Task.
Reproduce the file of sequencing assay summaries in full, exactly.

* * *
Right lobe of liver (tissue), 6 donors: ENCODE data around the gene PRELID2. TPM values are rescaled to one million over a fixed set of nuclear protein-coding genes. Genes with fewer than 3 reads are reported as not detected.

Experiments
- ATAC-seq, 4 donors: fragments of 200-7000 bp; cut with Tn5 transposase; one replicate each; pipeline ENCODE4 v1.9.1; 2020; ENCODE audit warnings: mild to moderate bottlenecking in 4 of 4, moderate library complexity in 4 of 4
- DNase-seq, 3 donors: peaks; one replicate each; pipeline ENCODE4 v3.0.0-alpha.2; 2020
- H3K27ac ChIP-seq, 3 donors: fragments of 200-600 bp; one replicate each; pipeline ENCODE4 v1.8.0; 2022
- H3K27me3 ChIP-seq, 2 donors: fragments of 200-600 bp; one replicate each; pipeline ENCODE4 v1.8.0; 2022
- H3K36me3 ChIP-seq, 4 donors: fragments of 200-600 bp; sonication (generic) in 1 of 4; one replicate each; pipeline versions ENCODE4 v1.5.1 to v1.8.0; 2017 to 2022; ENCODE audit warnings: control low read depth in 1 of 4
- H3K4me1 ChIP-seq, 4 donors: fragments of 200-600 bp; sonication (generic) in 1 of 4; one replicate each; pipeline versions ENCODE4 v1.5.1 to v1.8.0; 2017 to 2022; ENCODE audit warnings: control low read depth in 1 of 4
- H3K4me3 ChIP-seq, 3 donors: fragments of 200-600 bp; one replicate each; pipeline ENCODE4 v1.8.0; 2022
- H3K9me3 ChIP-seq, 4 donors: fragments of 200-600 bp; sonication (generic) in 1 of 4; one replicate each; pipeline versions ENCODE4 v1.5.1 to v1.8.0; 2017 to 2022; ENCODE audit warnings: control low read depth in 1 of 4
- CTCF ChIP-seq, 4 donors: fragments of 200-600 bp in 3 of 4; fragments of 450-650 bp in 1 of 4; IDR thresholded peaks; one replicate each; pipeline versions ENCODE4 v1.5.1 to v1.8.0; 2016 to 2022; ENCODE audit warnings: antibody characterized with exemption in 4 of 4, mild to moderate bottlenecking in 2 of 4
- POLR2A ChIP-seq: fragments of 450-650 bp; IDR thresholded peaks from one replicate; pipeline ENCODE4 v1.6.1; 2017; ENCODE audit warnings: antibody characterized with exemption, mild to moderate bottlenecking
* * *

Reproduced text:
Right lobe of liver (tissue), 6 donors: ENCODE data around the gene PRELID2. TPM values are rescaled to one million over a fixed set of nuclear protein-coding genes. Genes with fewer than 3 reads are reported as not detected.

Experiments
- ATAC-seq, 4 donors: fragments of 200-7000 bp; cut with Tn5 transposase; one replicate each; pipeline ENCODE4 v1.9.1; 2020; ENCODE audit warnings: mild to moderate bottlenecking in 4 of 4, moderate library complexity in 4 of 4
- DNase-seq, 3 donors: peaks; one replicate each; pipeline ENCODE4 v3.0.0-alpha.2; 2020
- H3K27ac ChIP-seq, 3 donors: fragments of 200-600 bp; one replicate each; pipeline ENCODE4 v1.8.0; 2022
- H3K27me3 ChIP-seq, 2 donors: fragments of 200-600 bp; one replicate each; pipeline ENCODE4 v1.8.0; 2022
- H3K36me3 ChIP-seq, 4 donors: fragments of 200-600 bp; sonication (generic) in 1 of 4; one replicate each; pipeline versions ENCODE4 v1.5.1 to v1.8.0; 2017 to 2022; ENCODE audit warnings: control low read depth in 1 of 4
- H3K4me1 ChIP-seq, 4 donors: fragments of 200-600 bp; sonication (generic) in 1 of 4; one replicate each; pipeline versions ENCODE4 v1.5.1 to v1.8.0; 2017 to 2022; ENCODE audit warnings: control low read depth in 1 of 4
- H3K4me3 ChIP-seq, 3 donors: fragments of 200-600 bp; one replicate each; pipeline ENCODE4 v1.8.0; 2022
- H3K9me3 ChIP-seq, 4 donors: fragments of 200-600 bp; sonication (generic) in 1 of 4; one replicate each; pipeline versions ENCODE4 v1.5.1 to v1.8.0; 2017 to 2022; ENCODE audit warnings: control low read depth in 1 of 4
- CTCF ChIP-seq, 4 donors: fragments of 200-600 bp in 3 of 4; fragments of 450-650 bp in 1 of 4; IDR thresholded peaks; one replicate each; pipeline versions ENCODE4 v1.5.1 to v1.8.0; 2016 to 2022; ENCODE audit warnings: antibody characterized with exemption in 4 of 4, mild to moderate bottlenecking in 2 of 4
- POLR2A ChIP-seq: fragments of 450-650 bp; IDR thresholded peaks from one replicate; pipeline ENCODE4 v1.6.1; 2017; ENCODE audit warnings: antibody characterized with exemption, mild to moderate bottlenecking